Mulcair stands by Dutch disease theory, even as another study suggests it's bogus

Credits: REUTERS/Patrick Doyle


OTTAWA - Yet another study has found that a Canadian dollar boosted by high oil prices isn't a big factor in manufacturing declines, but NDP Leader Thomas Mulcair isn't buying it.

A new Macdonald-Laurier Institute study takes at swipe at "those who mistakenly continue to view our industrial heartland as a bombed-out ruin," saying so-called Dutch disease has been exaggerated and that manufacturing has been rising since 2009.

Mulcair dismissed that.

"The study by Prof. Coulombe and his team that was done for Industry Canada shows that of the 600,000 good-paying manufacturing jobs that have been lost in this country over the past seven years, many of them are attributable to the fact that the Canadian dollar is artificially high," he said.

The study actually focused on manufacturing job losses only between 2002 and 2007, not the past seven years. Recovering at home from heart bypass surgery, Natural Resources Minister Joe Oliver called Mulcair's diagnosis "divisive and inaccurate."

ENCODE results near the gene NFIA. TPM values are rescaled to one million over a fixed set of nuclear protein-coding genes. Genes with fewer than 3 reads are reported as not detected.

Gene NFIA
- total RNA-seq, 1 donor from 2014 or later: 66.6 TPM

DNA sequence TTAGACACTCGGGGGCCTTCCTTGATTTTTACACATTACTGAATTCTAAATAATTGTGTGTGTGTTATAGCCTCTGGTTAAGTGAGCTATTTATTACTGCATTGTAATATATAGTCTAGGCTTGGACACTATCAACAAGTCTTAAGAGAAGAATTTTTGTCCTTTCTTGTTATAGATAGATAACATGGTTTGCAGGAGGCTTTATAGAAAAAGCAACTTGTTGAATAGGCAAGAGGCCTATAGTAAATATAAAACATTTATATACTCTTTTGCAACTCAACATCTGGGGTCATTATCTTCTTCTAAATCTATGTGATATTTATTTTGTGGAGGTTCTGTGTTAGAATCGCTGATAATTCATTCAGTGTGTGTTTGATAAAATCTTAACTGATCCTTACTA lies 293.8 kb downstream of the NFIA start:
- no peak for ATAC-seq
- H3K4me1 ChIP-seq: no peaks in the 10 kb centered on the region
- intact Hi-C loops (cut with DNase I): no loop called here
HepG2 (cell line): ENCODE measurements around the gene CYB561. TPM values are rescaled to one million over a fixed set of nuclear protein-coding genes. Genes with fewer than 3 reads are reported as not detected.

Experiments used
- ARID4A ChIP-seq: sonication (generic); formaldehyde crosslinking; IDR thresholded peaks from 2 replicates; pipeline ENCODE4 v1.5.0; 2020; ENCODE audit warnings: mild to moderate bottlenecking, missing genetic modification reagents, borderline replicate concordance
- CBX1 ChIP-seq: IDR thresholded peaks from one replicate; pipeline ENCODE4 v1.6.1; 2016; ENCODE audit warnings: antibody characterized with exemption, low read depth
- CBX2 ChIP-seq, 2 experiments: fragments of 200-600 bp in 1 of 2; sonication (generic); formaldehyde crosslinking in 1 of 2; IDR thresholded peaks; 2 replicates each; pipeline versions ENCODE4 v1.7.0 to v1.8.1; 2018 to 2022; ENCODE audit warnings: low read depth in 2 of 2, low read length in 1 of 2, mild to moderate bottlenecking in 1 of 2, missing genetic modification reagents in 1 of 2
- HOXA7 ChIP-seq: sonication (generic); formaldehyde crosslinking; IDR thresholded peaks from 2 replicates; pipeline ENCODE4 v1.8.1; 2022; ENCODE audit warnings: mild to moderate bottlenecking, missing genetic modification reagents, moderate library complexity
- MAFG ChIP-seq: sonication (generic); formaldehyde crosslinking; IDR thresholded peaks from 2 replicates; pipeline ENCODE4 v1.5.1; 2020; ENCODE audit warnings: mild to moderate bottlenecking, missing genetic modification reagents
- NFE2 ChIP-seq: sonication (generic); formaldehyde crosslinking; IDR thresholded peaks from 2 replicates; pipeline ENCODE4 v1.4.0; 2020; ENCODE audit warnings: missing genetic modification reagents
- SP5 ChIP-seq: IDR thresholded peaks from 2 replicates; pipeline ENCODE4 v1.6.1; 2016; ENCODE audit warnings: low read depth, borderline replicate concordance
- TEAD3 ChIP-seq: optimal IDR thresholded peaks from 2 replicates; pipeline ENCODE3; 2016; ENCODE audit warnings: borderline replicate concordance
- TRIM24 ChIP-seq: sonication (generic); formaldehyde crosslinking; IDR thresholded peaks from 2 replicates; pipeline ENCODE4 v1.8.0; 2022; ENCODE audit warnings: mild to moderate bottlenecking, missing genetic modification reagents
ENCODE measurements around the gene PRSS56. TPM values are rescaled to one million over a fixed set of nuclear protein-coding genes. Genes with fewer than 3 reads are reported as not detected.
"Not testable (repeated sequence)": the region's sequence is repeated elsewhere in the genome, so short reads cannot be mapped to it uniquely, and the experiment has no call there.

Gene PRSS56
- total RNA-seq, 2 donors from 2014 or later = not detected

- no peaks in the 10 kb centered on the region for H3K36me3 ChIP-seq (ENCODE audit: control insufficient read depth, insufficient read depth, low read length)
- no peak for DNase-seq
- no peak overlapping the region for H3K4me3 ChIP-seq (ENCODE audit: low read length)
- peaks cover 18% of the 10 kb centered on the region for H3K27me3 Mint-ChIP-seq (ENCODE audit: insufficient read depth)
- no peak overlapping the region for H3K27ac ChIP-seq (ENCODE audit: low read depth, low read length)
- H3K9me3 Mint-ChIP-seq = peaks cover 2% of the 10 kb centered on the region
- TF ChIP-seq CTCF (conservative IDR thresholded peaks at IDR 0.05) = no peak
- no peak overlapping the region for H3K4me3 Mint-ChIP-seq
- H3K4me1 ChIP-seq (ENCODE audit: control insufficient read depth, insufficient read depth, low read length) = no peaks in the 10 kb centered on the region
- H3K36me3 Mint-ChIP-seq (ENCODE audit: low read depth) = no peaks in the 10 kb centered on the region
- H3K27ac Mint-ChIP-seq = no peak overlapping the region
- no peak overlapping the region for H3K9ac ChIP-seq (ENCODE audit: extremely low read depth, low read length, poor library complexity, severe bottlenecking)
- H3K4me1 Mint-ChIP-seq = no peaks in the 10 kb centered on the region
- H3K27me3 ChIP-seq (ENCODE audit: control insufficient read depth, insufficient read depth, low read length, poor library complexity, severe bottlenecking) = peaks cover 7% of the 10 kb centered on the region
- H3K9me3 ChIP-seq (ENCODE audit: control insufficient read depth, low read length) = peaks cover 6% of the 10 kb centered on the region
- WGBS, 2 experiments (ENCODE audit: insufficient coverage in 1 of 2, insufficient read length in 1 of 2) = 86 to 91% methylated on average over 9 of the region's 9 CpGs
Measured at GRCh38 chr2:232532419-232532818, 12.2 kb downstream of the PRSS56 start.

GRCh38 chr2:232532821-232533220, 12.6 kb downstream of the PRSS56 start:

Saskatchewan Premier Brad Wall took to Twitter on Thursday, calling the study more evidence that Mulcair is wrong to call the West's resource economy "a disease."

Mulcair has run afoul of other economic analyses in the past.

In September, outgoing Bank of Canada governor Mark Carney called higher commodity prices "unambiguously good" for the country.

An Institute for Research on Public Policy study last May found sluggish productivity growth and troubled export markets were much bigger problems for manufacturers than high resource prices.

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